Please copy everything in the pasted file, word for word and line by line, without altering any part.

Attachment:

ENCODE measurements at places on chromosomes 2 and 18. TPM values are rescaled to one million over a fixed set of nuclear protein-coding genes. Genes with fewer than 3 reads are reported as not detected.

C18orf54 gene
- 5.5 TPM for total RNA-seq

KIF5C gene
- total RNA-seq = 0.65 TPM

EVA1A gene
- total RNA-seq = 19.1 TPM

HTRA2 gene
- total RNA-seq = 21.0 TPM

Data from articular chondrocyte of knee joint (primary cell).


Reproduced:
ENCODE measurements at places on chromosomes 2 and 18. TPM values are rescaled to one million over a fixed set of nuclear protein-coding genes. Genes with fewer than 3 reads are reported as not detected.

C18orf54 gene
- 5.5 TPM for total RNA-seq

KIF5C gene
- total RNA-seq = 0.65 TPM

EVA1A gene
- total RNA-seq = 19.1 TPM

HTRA2 gene
- total RNA-seq = 21.0 TPM

Data from articular chondrocyte of knee joint (primary cell).